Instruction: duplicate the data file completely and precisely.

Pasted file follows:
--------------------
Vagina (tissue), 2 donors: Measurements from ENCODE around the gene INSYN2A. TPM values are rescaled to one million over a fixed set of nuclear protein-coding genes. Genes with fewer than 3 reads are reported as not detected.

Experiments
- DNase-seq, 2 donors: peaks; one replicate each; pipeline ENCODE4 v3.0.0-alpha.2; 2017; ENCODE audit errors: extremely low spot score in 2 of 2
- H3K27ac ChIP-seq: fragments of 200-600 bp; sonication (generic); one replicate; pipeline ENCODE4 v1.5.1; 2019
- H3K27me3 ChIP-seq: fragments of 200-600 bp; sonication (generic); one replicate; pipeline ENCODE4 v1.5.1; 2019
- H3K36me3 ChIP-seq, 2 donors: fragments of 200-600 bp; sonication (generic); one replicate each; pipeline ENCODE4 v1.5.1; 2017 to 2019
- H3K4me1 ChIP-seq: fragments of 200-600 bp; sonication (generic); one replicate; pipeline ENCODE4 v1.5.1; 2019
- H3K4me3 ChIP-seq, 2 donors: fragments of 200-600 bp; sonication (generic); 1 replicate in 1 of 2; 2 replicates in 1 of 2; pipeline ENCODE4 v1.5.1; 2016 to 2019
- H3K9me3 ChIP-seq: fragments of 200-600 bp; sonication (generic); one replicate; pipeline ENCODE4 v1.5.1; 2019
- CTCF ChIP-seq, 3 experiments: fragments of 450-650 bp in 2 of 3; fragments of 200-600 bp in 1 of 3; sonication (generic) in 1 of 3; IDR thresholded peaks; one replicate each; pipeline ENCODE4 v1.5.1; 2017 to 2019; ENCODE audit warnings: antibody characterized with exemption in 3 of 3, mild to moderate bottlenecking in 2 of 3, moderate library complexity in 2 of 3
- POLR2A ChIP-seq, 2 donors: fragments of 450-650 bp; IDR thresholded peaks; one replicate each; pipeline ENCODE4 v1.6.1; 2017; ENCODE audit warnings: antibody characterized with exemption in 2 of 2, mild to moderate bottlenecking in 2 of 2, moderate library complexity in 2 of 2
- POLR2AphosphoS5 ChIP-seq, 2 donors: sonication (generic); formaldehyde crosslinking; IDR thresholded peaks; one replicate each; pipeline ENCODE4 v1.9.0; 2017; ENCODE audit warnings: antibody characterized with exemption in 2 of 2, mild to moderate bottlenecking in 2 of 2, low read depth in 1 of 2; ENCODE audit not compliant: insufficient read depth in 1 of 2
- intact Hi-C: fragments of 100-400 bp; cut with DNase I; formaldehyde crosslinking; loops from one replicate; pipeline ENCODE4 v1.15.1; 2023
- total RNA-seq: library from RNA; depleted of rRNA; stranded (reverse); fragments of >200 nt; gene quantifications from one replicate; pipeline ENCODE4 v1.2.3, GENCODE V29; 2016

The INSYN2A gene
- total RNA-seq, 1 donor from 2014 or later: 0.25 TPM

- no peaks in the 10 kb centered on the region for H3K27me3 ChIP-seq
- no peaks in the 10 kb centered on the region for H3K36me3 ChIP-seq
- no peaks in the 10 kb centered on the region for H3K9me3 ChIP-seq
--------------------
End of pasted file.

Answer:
Vagina (tissue), 2 donors: Measurements from ENCODE around the gene INSYN2A. TPM values are rescaled to one million over a fixed set of nuclear protein-coding genes. Genes with fewer than 3 reads are reported as not detected.

Experiments
- DNase-seq, 2 donors: peaks; one replicate each; pipeline ENCODE4 v3.0.0-alpha.2; 2017; ENCODE audit errors: extremely low spot score in 2 of 2
- H3K27ac ChIP-seq: fragments of 200-600 bp; sonication (generic); one replicate; pipeline ENCODE4 v1.5.1; 2019
- H3K27me3 ChIP-seq: fragments of 200-600 bp; sonication (generic); one replicate; pipeline ENCODE4 v1.5.1; 2019
- H3K36me3 ChIP-seq, 2 donors: fragments of 200-600 bp; sonication (generic); one replicate each; pipeline ENCODE4 v1.5.1; 2017 to 2019
- H3K4me1 ChIP-seq: fragments of 200-600 bp; sonication (generic); one replicate; pipeline ENCODE4 v1.5.1; 2019
- H3K4me3 ChIP-seq, 2 donors: fragments of 200-600 bp; sonication (generic); 1 replicate in 1 of 2; 2 replicates in 1 of 2; pipeline ENCODE4 v1.5.1; 2016 to 2019
- H3K9me3 ChIP-seq: fragments of 200-600 bp; sonication (generic); one replicate; pipeline ENCODE4 v1.5.1; 2019
- CTCF ChIP-seq, 3 experiments: fragments of 450-650 bp in 2 of 3; fragments of 200-600 bp in 1 of 3; sonication (generic) in 1 of 3; IDR thresholded peaks; one replicate each; pipeline ENCODE4 v1.5.1; 2017 to 2019; ENCODE audit warnings: antibody characterized with exemption in 3 of 3, mild to moderate bottlenecking in 2 of 3, moderate library complexity in 2 of 3
- POLR2A ChIP-seq, 2 donors: fragments of 450-650 bp; IDR thresholded peaks; one replicate each; pipeline ENCODE4 v1.6.1; 2017; ENCODE audit warnings: antibody characterized with exemption in 2 of 2, mild to moderate bottlenecking in 2 of 2, moderate library complexity in 2 of 2
- POLR2AphosphoS5 ChIP-seq, 2 donors: sonication (generic); formaldehyde crosslinking; IDR thresholded peaks; one replicate each; pipeline ENCODE4 v1.9.0; 2017; ENCODE audit warnings: antibody characterized with exemption in 2 of 2, mild to moderate bottlenecking in 2 of 2, low read depth in 1 of 2; ENCODE audit not compliant: insufficient read depth in 1 of 2
- intact Hi-C: fragments of 100-400 bp; cut with DNase I; formaldehyde crosslinking; loops from one replicate; pipeline ENCODE4 v1.15.1; 2023
- total RNA-seq: library from RNA; depleted of rRNA; stranded (reverse); fragments of >200 nt; gene quantifications from one replicate; pipeline ENCODE4 v1.2.3, GENCODE V29; 2016

The INSYN2A gene
- total RNA-seq, 1 donor from 2014 or later: 0.25 TPM

- no peaks in the 10 kb centered on the region for H3K27me3 ChIP-seq
- no peaks in the 10 kb centered on the region for H3K36me3 ChIP-seq
- no peaks in the 10 kb centered on the region for H3K9me3 ChIP-seq